McDonald’s ruling denying the validation did not rely on the residents’ argument about valuation of the amenities, nor did it address the legality of the club plan, Solivita resident Norm Gundel told CDD supervisors at their Sept. 20 meeting, which is posted on YouTube.
Gundel is one of three plaintiffs in a separate class-action lawsuit contending that AV Homes’ club plan violates Florida’s Homeowners' Association Act and the Deceptive and Unfair Trade Practices Act.
“If the club plan’s illegal you do not need to pay AV Homes $73 million or any amount to end the club membership fee; the court will end it for you and possibly make AV Homes reimburse residents for past fees,” Gundel told supervisors. “You should know if the club fee is legal.”
Daniel Fleming, a shareholder at Gray Robinson and lead attorney in the class-action litigation for AV Homes and Avatar Properties, said he had no comment concerning the bond validation appeal.
Fleming said a response and counterclaim to the class-action lawsuit was filed Friday, and the developer “looks forward to bringing these issues before the judge.”
In the class-action suit, Avatar contends that the named residents in the suit – Gundel, William Mann, and Brenda Taylor – breached their contracts with the developer, which they signed when they purchased homes in Solivita agreeing to mandatory membership in the club plan and the payment of dues.
“Counter-defendants have breached the terms of their contractual agreements with [Avatar] by actively and vocally contesting the validity and enforceability of: (1) the mandatory nature of the membership in the club; (2) the club dues and membership fees; and (3) [Avatar’s] right to sell the club facilities at its sole discretion,” the filing said.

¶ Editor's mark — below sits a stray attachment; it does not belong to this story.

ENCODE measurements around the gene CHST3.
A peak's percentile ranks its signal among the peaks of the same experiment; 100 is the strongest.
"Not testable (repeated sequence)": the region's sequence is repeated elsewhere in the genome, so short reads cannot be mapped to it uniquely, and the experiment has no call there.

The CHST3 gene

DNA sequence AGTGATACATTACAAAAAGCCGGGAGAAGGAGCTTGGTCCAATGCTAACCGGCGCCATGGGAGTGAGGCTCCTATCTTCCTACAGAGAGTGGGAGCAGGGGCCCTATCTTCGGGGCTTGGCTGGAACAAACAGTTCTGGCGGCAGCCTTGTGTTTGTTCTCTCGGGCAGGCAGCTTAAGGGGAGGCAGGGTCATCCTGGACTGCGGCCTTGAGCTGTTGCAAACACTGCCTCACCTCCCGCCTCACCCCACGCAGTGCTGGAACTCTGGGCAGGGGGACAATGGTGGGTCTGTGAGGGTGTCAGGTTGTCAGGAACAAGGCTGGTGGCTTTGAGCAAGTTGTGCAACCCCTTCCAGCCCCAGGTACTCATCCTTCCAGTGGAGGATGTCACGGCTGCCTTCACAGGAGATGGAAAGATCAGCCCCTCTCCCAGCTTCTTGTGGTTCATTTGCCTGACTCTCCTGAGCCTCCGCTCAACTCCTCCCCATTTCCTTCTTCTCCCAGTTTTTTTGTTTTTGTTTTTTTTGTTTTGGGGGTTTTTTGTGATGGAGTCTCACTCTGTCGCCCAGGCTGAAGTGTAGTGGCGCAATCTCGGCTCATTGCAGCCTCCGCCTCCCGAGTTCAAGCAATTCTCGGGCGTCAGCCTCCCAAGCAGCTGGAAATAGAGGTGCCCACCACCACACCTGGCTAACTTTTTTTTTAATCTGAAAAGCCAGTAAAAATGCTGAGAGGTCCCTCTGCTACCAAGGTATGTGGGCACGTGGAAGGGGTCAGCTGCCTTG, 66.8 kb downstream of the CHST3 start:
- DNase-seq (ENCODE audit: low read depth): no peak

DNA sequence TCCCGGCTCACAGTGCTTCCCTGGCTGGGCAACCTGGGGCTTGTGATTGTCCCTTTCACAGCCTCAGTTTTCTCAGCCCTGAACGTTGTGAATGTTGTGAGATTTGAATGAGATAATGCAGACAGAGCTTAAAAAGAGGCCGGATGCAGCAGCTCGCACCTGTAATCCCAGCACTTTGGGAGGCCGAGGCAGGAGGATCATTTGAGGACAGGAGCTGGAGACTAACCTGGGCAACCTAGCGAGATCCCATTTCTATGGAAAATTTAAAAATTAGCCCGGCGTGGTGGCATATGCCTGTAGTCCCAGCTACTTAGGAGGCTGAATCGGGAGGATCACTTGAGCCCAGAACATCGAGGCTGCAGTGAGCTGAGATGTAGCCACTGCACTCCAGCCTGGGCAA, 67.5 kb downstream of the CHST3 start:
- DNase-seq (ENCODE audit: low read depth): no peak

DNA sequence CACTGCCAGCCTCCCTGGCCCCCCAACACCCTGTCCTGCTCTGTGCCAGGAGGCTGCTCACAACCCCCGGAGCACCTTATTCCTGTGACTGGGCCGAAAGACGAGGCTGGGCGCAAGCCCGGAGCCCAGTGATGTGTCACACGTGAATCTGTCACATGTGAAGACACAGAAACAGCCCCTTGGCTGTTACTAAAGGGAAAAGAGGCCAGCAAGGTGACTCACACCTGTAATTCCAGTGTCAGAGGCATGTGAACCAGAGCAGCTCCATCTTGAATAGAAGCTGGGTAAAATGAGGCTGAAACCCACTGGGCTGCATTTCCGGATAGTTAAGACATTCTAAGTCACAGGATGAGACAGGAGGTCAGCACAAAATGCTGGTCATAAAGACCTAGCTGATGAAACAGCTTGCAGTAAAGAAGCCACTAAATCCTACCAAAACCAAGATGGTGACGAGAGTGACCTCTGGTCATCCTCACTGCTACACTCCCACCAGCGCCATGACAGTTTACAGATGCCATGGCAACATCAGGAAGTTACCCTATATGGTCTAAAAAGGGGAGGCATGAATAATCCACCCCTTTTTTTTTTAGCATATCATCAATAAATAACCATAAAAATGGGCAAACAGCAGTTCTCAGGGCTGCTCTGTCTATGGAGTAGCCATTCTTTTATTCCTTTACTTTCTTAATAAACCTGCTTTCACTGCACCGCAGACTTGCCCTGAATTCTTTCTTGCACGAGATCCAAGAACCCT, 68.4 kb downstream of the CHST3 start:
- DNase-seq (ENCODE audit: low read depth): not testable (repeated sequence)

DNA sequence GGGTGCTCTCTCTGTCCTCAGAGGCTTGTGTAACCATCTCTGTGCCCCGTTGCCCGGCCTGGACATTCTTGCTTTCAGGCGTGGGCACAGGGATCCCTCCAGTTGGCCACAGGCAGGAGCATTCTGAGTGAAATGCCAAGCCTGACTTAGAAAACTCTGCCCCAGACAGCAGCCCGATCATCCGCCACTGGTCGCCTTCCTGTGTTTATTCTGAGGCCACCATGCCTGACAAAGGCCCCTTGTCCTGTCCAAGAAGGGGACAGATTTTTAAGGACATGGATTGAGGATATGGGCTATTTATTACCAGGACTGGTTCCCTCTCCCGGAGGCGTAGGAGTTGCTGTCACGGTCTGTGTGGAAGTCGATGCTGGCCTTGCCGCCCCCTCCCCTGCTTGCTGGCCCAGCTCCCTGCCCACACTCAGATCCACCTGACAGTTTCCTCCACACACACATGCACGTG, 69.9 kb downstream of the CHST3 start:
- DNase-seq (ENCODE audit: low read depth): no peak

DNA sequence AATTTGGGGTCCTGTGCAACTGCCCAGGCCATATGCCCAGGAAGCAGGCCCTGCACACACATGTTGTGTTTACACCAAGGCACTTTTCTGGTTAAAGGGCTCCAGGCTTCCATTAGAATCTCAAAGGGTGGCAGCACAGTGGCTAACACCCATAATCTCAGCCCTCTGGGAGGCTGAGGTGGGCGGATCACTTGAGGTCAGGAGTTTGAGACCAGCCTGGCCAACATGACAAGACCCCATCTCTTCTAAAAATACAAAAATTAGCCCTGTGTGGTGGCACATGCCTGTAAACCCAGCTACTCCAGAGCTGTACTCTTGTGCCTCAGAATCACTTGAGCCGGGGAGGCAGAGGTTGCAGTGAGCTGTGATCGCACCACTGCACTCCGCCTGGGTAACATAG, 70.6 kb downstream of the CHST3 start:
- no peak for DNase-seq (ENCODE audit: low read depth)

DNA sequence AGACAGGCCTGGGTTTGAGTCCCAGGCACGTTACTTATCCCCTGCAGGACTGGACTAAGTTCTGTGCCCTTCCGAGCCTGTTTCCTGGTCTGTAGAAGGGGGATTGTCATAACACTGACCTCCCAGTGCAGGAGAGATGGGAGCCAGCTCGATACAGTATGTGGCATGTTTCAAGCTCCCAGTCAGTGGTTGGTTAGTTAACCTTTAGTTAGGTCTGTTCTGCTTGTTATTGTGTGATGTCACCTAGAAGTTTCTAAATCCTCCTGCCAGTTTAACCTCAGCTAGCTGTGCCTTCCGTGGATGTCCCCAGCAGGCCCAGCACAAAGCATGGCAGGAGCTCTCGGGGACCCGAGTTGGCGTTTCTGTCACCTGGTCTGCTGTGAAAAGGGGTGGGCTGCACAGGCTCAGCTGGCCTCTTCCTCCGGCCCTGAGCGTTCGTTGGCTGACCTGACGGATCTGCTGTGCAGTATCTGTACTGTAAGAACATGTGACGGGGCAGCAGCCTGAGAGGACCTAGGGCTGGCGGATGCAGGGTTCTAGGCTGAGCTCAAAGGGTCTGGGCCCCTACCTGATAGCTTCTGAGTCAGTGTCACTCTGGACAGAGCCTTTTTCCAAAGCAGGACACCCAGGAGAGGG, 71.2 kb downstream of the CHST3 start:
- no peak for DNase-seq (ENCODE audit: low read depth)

Avatar is also charging the residents with breach of affirmative covenant and tortious interference with contractual relations. The counterclaim seeks a declaratory judgment that Avatar is not subject to Florida’s Homeowners’ Association Act, and damages.
Eckert told The Bond Buyer in an email Tuesday that he has told the CDD supervisors that the bonds cannot be marketed while the class-action suit is pending.
“Consequently, the trial court in the class-action case will likely need to issue a legal opinion concerning the legality of the club plan before the district will be able to market and sell bonds,” he said.
While the residents have not filed briefs stating their reasons for appealing the bond validation ruling, McDonald rejected their arguments during trial July 18-21 that the 17 existing amenities being purchased are overvalued.